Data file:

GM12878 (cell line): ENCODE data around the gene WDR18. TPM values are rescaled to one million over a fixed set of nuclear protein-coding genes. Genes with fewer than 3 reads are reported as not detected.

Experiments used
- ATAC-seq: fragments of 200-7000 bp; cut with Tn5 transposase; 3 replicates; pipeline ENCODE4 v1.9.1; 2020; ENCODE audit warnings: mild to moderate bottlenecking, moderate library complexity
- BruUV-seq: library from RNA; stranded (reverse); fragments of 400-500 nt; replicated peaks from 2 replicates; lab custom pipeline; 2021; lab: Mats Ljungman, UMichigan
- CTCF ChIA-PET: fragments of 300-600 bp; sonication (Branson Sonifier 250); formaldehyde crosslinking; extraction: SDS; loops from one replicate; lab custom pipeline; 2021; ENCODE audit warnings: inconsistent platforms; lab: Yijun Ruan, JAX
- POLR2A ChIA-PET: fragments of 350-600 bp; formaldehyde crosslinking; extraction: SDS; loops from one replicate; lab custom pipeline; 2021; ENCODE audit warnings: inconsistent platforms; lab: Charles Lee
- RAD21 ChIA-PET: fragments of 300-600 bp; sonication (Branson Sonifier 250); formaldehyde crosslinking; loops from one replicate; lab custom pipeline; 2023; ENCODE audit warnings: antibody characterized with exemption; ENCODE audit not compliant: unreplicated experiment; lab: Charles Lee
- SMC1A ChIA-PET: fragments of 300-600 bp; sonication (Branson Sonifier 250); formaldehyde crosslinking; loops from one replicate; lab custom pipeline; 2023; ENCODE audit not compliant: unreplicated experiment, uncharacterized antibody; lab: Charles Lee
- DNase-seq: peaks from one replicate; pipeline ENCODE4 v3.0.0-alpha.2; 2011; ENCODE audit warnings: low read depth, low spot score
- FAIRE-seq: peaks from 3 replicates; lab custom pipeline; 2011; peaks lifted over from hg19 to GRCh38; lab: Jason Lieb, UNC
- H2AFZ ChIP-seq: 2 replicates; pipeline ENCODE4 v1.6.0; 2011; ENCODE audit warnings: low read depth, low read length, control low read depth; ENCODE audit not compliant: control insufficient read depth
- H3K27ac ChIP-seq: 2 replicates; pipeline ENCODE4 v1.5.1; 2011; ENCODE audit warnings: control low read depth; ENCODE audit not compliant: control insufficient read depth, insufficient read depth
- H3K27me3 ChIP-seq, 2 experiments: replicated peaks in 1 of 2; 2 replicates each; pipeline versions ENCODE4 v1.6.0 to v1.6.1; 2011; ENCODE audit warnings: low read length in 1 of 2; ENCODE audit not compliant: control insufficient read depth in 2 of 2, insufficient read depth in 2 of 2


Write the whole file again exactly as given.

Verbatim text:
GM12878 (cell line): ENCODE data around the gene WDR18. TPM values are rescaled to one million over a fixed set of nuclear protein-coding genes. Genes with fewer than 3 reads are reported as not detected.

Experiments used
- ATAC-seq: fragments of 200-7000 bp; cut with Tn5 transposase; 3 replicates; pipeline ENCODE4 v1.9.1; 2020; ENCODE audit warnings: mild to moderate bottlenecking, moderate library complexity
- BruUV-seq: library from RNA; stranded (reverse); fragments of 400-500 nt; replicated peaks from 2 replicates; lab custom pipeline; 2021; lab: Mats Ljungman, UMichigan
- CTCF ChIA-PET: fragments of 300-600 bp; sonication (Branson Sonifier 250); formaldehyde crosslinking; extraction: SDS; loops from one replicate; lab custom pipeline; 2021; ENCODE audit warnings: inconsistent platforms; lab: Yijun Ruan, JAX
- POLR2A ChIA-PET: fragments of 350-600 bp; formaldehyde crosslinking; extraction: SDS; loops from one replicate; lab custom pipeline; 2021; ENCODE audit warnings: inconsistent platforms; lab: Charles Lee
- RAD21 ChIA-PET: fragments of 300-600 bp; sonication (Branson Sonifier 250); formaldehyde crosslinking; loops from one replicate; lab custom pipeline; 2023; ENCODE audit warnings: antibody characterized with exemption; ENCODE audit not compliant: unreplicated experiment; lab: Charles Lee
- SMC1A ChIA-PET: fragments of 300-600 bp; sonication (Branson Sonifier 250); formaldehyde crosslinking; loops from one replicate; lab custom pipeline; 2023; ENCODE audit not compliant: unreplicated experiment, uncharacterized antibody; lab: Charles Lee
- DNase-seq: peaks from one replicate; pipeline ENCODE4 v3.0.0-alpha.2; 2011; ENCODE audit warnings: low read depth, low spot score
- FAIRE-seq: peaks from 3 replicates; lab custom pipeline; 2011; peaks lifted over from hg19 to GRCh38; lab: Jason Lieb, UNC
- H2AFZ ChIP-seq: 2 replicates; pipeline ENCODE4 v1.6.0; 2011; ENCODE audit warnings: low read depth, low read length, control low read depth; ENCODE audit not compliant: control insufficient read depth
- H3K27ac ChIP-seq: 2 replicates; pipeline ENCODE4 v1.5.1; 2011; ENCODE audit warnings: control low read depth; ENCODE audit not compliant: control insufficient read depth, insufficient read depth
- H3K27me3 ChIP-seq, 2 experiments: replicated peaks in 1 of 2; 2 replicates each; pipeline versions ENCODE4 v1.6.0 to v1.6.1; 2011; ENCODE audit warnings: low read length in 1 of 2; ENCODE audit not compliant: control insufficient read depth in 2 of 2, insufficient read depth in 2 of 2